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A number of people have asked if Ceylon will have tuples. Well, I suppose, why not? It's easy enough to write the following generalized algebraic datatype:

shared interface TupleOrUnit<P...> 
        of Tuple<P...> | unit {}  //note: depends upon support for GADTs
shared class Tuple<T,P...>(T head, TupleOrUnit<P...> tail) 
        satisfies TupleOrUnit<T,P...> {
    shared T head = head;
    shared TupleOrUnit<P...> tail = tail;
}
shared object unit 
        extends Case("unit") 
        satisfies TupleOrUnit<> {}

Note that the definition of TupleOrUnit here depends upon compiler support for generalized algebraic datatypes, since the types that appear in the of clause don't cover every possible list of arguments to P.... We're trying to get the compiler to reason that the type of Tuple.tail is Tuple when there is more than one type argument. But even if we don't have support for GADTs, we can still get tuple support by removing the of clause of TupleOrUnit, and adding an introduction. It's a slightly ugly workaround, but doesn't affect the client. Anyway, the code winds up looking like this:

shared interface TupleOrUnit<P...> {}
shared class Tuple<T,P...>(T head, TupleOrUnit<P...> tail) 
        satisfies TupleOrUnit<T,P...> {
    shared T head = head;
    shared TupleOrUnit<P...> rest = tail;
}
shared object unit satisfies TupleOrUnit<> {}
shared interface TupleTail 
        adapts Tuple<T,P...> {
    shared Tuple<P...> tail { 
        if (is Tuple<P...> rest) {
            return rest;
        }
        else {
            //someone else extended TupleOrUnit directly
            throw Exception("unexpected subtype of TupleOrUnit");
        }
    }
}

Anyway, whichever path we take, you can now create a tuple like this:

local labeledPosition = Tuple(x,Tuple(y,Tuple(label,unit)));  //inferred type Tuple<Float,Float,String>

And access its elements like this:

Float x = labeledPosition.head;
Float y = labeledPosition.tail.head;
String name = labeledPosition.tail.tail.head;

Well, that's all a bit verbose, so we probably want to add some convenience functions for working with pairs and triples:

shared Tuple<X,Y> pair<X,Y>(X x, Y y) { return Tuple(x,Tuple(y,unit)); }
shared Tuple<X,Y,Z> triple<X,Y,Z>(X x, Y y, Z z) { return Tuple(x, pair(y,z)); }

shared T first<T,P...>(Tuple<T,P...> tuple) { return tuple.head; }
shared T second<S,T,P...>(Tuple<S,T,P...> tuple) { return tuple.tail.head; }
shared T third<R,S,T,P...>(Tuple<R,S,T,P...> tuple) { return tuple.tail.tail.head; }

Which let's us simplify the examples above to:

local labeledPosition = triple(x,y,label);
Float x = first(labeledPosition);
Float y = second(labeledPosition);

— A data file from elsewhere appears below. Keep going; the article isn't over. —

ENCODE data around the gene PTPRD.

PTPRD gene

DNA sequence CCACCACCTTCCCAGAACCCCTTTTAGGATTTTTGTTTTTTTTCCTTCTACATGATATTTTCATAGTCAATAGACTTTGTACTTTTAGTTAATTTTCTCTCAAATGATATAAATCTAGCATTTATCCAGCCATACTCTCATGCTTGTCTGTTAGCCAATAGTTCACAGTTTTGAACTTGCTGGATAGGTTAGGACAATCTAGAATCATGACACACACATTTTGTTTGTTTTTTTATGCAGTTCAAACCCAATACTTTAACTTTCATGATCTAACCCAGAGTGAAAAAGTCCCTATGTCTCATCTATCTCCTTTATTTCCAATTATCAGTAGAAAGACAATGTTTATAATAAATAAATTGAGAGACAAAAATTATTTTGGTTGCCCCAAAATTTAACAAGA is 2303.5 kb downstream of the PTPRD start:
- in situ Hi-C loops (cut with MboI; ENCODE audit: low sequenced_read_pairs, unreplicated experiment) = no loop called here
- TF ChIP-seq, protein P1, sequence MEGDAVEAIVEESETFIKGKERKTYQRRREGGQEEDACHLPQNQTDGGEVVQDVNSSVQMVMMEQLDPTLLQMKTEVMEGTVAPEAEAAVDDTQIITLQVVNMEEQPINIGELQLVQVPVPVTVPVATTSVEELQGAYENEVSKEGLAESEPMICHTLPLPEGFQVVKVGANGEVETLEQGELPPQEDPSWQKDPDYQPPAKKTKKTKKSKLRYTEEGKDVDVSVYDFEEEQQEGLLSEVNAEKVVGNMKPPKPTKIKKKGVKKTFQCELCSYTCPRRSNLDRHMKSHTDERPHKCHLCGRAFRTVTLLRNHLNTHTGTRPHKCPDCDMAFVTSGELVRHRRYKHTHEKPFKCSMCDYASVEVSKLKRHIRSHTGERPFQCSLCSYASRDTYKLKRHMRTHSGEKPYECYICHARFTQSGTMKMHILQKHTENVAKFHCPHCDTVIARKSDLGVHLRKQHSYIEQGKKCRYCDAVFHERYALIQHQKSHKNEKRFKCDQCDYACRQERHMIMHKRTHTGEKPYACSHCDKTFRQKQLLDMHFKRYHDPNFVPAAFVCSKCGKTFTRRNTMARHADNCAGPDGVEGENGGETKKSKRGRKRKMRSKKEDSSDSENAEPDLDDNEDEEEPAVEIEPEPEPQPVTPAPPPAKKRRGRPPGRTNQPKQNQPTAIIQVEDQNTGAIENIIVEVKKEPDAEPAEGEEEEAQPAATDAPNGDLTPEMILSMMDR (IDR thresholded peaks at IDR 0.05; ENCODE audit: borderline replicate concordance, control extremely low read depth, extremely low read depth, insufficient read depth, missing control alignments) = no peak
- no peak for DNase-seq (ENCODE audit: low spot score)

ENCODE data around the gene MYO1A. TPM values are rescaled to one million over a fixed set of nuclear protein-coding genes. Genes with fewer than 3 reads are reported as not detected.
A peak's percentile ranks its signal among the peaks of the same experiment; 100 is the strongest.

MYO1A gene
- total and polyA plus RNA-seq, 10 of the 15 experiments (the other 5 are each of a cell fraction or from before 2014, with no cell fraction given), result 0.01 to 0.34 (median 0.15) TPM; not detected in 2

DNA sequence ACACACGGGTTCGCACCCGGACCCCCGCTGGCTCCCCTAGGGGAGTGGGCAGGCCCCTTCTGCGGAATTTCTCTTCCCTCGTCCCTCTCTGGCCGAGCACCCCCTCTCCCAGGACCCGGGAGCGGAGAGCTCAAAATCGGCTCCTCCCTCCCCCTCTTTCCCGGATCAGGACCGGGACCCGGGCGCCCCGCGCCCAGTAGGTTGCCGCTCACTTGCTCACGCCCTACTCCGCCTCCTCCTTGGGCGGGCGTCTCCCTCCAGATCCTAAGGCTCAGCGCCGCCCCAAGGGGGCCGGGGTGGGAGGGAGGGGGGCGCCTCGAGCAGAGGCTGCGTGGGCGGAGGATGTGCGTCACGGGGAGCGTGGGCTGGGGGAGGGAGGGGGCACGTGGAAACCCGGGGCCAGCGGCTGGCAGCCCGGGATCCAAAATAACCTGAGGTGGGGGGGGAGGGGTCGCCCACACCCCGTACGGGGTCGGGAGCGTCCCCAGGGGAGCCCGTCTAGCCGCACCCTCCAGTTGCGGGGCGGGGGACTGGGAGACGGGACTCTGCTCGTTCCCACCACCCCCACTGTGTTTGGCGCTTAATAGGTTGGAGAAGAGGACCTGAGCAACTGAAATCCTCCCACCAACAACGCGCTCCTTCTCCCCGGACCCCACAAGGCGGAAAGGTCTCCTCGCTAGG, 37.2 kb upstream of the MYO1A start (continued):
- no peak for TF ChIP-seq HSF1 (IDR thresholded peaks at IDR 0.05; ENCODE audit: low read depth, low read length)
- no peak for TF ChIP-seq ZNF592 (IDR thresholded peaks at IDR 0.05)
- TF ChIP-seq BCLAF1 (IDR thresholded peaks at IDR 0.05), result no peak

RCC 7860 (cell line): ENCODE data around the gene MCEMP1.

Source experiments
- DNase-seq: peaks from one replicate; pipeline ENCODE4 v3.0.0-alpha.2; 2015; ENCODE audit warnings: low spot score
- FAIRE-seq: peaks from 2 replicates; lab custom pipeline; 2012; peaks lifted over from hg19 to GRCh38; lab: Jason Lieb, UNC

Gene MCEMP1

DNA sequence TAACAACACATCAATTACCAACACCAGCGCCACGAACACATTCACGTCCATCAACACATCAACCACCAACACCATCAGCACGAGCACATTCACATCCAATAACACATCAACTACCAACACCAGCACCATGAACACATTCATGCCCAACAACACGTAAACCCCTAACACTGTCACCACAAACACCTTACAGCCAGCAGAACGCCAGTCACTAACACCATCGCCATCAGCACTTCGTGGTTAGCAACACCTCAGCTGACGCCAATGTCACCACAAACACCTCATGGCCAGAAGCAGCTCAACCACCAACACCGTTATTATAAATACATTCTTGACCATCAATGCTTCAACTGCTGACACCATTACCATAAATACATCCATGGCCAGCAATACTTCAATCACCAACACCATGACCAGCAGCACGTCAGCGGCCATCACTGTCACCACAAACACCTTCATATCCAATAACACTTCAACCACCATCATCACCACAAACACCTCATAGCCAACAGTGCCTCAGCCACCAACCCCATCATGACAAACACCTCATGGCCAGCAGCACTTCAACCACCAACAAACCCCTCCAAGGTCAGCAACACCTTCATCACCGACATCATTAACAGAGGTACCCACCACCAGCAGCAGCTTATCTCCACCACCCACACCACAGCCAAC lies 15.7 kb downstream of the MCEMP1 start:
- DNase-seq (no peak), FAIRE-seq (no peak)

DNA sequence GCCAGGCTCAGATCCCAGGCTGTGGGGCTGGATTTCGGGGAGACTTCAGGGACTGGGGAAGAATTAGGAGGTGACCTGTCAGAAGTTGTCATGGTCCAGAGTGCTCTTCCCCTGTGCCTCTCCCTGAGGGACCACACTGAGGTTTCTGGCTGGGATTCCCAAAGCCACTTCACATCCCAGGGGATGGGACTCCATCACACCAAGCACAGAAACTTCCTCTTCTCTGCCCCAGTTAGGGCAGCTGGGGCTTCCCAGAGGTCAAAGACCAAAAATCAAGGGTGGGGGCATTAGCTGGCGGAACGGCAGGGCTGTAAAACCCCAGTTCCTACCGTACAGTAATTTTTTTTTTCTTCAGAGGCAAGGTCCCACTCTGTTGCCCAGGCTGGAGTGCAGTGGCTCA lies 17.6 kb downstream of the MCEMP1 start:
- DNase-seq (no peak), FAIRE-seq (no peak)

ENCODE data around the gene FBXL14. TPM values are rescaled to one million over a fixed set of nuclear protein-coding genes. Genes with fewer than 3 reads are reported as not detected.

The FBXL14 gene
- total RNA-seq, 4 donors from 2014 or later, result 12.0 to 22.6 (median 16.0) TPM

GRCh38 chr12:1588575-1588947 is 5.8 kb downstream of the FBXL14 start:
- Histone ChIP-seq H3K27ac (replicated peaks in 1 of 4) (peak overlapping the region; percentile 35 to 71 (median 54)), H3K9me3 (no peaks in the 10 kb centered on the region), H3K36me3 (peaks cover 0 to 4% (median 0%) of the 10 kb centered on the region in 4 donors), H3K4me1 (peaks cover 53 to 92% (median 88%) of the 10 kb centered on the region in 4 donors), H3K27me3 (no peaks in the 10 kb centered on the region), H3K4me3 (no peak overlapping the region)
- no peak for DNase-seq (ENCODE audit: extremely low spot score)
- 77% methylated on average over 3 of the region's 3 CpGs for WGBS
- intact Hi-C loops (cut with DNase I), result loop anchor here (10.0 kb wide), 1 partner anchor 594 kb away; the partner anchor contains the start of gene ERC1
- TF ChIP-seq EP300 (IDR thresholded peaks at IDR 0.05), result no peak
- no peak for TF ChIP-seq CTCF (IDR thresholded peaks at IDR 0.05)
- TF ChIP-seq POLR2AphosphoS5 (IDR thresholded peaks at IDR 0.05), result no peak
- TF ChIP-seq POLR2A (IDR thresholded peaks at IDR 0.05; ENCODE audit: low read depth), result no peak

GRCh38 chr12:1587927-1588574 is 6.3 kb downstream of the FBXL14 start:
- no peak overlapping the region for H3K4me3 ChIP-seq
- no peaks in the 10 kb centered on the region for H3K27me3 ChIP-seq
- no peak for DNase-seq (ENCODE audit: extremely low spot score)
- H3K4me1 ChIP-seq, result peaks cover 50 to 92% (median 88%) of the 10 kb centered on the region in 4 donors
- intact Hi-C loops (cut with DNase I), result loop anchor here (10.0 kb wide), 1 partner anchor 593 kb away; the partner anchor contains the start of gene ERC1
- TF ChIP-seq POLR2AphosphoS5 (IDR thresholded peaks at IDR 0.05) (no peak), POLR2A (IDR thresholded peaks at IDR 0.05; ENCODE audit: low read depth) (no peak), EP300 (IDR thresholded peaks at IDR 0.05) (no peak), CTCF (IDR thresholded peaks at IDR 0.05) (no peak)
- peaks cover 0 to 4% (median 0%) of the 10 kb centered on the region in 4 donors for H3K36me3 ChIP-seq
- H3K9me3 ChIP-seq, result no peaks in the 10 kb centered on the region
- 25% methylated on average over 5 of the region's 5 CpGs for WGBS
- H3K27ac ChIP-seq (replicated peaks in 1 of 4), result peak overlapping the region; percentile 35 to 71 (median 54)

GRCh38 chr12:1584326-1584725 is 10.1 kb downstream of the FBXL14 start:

String name = third(labeledPosition);

Now, all that's pretty reasonable, and perhaps we could provide something like this code as part of the language module, but the truth is that isn't quite what people are asking for. What they want is sugar. For tuples to be convenient enough to be worthwhile, I think you really need some additional syntactic support for them in the language definition:

  • A nicer way to instantiate them, using a simplified syntax like this:
    local labeledPosition = (x,y,label);
  • Support for destructuring tuples in method parameter lists, for loops, and probably even in the LHS of specifier statements:
    for ((Float x, Float y, String label) in labeledPositions) { ... }
    (Float x, Float y, String label) = labeledPosition;
  • An abbreviated syntax for writing tuple types:
    (Float,Float,String) labeledPosition;

Well, that's a whole lot of extra syntax for a language feature that I find to be of pretty marginal value in an object-oriented language like Ceylon. I mean, I can see a couple of reasonable usecases for generic pairs and triples, but I really don't think we should be encouraging folks to write code with methods that return 4-tuples.

And for the particular case of pairs that represent entries in some kind of associative array, we do already have special sugar for Entrys, with:

  • The convenient -> operator for instantiating them, and
  • destructuring support in method parameter lists and for loops.

So I'm inclined to think that this feature isn't worth the extra complexity. It's just something extra to learn, and something that can be easily misused at that. But I'm reserving the right to change my mind somewhere further down the line!

1 comment:
 
04. Dec 2013, 05:26 CET | Link

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